Initially, keep the mare and foal close but seperate so she can’t injure the foal with aggressive biting or kicking. Get the vet to sedate the mare to assist with keeping her still for the foal to nurse, depending on how aggressive she is. You may need to distract her with feed and restrict her vision of the foal to enable it to drink. This will need at least two people so get some experienced help if possible.
The mare will need to be milked every hour to stimulate her supply and possibly even need a hormone injection from the vet to ‘let her milk down’. If you are not able to milk her easily then set up a crush with a portable fence panel against a wall as shown in the photo. This will also be of great assistance in teaching her to accept the foal or to introduce a foster mare if you find one. The process is pretty much the same when fostering a foal onto a mare except you may not have to initially sedate the mare if she’s gentle natured. Some suggestions that can help her to accept the foal range from skinning her dead foal and putting the skin over the orphan (pretty horrible and not always practical), to rubbing the orphan all over with her afterbirth (or part of it such as the hippomane – small brown kidney like part). If you’re going to do either of these things then put a foal rug on the orphan so it is protected a little from any severe reaction from the mare (they will often bite until there is acceptance). You could also put a grazing muzzle (or a home-made version) on the mare if she shows a tendancy to bite rather than kick.
Never assume any potential foster mare will accept another foal. Apart from the fact that she is grieving the loss of her own foal, she will know the orphan is not hers and it will take time and patient training to convince her to take it on. There are occassional mares who are born ‘mothers’ who will nurse any foal and these are ideal foster mums – I’ve even heard of these mares making milk when they haven’t even been pregnant themselves. In fact there is now a course of hormone injections you can give such a mare to help start lactation in a non-pregnant mare. Visit www.thehorse.com and search on orphan foals and induced lactation for more info on this.Having a crush set up in the stable or yard is the safest way for all concerned to start the bonding through drinking process. Feed the mare in the crush a few times first so she is not stressed about going in or being contained there. Use a rope looped around the rail behind her that can be released quickly if she isn’t used to being confined like this and gradually get her to accept it rather than forcing her to stay in and possibly hurt herself in a struggle.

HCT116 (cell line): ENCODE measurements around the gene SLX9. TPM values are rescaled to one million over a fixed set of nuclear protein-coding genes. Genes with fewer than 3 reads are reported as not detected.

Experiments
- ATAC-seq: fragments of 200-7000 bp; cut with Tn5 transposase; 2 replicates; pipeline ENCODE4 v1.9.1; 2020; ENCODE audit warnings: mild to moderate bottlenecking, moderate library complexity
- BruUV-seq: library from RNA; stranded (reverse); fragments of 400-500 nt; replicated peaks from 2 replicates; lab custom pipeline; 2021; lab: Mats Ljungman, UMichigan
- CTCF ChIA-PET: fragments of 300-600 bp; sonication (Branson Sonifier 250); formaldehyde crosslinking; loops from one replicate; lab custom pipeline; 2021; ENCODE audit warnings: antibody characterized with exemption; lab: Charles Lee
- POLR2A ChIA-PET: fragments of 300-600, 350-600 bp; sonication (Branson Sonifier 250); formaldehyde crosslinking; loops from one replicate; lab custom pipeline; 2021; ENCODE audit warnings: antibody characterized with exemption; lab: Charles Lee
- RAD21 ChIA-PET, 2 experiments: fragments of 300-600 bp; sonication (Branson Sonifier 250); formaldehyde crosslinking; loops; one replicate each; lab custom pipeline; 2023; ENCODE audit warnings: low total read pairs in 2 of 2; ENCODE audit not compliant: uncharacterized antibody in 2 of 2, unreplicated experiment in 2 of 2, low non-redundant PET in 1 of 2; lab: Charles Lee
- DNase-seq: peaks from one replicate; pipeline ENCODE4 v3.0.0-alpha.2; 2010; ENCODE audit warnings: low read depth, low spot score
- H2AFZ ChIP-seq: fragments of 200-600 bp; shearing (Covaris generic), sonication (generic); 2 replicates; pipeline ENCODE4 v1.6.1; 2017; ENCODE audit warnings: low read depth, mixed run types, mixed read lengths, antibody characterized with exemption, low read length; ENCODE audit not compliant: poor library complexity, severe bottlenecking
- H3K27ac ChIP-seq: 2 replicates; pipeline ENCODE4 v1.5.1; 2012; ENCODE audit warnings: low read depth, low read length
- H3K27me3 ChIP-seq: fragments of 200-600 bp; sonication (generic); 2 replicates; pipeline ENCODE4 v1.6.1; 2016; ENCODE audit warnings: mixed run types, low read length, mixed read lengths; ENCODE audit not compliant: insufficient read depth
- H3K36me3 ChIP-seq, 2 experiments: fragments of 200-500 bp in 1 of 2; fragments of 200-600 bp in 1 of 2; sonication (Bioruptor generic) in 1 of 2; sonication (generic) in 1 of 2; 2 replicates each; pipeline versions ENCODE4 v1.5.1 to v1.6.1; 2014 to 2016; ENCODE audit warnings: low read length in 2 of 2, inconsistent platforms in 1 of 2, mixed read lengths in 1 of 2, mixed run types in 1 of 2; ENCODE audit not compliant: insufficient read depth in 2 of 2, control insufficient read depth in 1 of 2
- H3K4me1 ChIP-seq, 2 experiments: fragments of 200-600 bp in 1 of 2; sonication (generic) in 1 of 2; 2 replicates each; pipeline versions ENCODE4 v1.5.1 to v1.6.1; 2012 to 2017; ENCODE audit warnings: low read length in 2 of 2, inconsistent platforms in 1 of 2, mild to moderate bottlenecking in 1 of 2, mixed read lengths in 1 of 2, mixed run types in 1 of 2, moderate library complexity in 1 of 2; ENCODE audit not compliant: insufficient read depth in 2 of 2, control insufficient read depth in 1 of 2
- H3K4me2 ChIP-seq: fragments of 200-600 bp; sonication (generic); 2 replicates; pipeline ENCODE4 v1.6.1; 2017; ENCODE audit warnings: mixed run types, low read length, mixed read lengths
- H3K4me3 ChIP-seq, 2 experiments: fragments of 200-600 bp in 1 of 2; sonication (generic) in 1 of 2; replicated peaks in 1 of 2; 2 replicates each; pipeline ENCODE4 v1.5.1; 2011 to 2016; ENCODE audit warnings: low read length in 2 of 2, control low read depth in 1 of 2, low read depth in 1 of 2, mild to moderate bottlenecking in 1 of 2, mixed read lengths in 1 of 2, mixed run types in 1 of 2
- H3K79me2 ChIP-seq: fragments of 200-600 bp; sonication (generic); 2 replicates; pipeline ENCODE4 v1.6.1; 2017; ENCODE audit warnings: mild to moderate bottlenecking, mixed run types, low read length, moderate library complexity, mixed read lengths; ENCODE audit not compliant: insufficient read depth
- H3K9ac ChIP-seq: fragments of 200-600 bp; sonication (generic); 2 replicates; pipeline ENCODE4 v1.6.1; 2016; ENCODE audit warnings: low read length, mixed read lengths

Don’t tie her solid, just wrap the rope around a rail in case she gets claustrophobic or caught up in the panel. A feed is always a good distraction and gives her reason to stand in there quietly.
Have someone at her head to block her vision of the foal initially and start by washing her teats and hand milking her – make sure she is ok with touching around the flank and teat area first of course! Then bring the foal in and guide it up to the rails – some padding above where it’s head will be is helpful as you don’t want to put the foal off from going to drink.
Avoid pushing it’s head down – this will cause a reaction against the pressure – get it sucking your fingers which should have milk on them from milking the mare to get the flow going, and guide it’s head towards the udder. It shouldn’t take long for the foal to figure out how to get to the udder after a few goes – we had to hold this colt back in the beginning as his running towards the mare for his drink would upset her! Once the mare accepts the foal drinking while her vision is restricted, start to give her view of the foal while it is drinking, and then as you approach with the foal. When she readily accepts the foal through the panel, you can start opening up the panel and allowing the foal to feed with her tied up. If she’s kicking at the foal, this may not be possible, so be patient and possibly consider teaching her to hobble by the back legs if you are an experienced handler or if not, get someone who is able to help with this.